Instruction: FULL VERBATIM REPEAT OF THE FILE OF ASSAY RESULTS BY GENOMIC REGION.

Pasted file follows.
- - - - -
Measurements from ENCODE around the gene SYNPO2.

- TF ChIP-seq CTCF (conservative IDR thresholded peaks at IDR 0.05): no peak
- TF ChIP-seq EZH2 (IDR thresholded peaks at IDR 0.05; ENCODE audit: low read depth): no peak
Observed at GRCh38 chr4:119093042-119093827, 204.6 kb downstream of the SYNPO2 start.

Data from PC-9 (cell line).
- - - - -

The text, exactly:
Measurements from ENCODE around the gene SYNPO2.

- TF ChIP-seq CTCF (conservative IDR thresholded peaks at IDR 0.05): no peak
- TF ChIP-seq EZH2 (IDR thresholded peaks at IDR 0.05; ENCODE audit: low read depth): no peak
Observed at GRCh38 chr4:119093042-119093827, 204.6 kb downstream of the SYNPO2 start.

Data from PC-9 (cell line).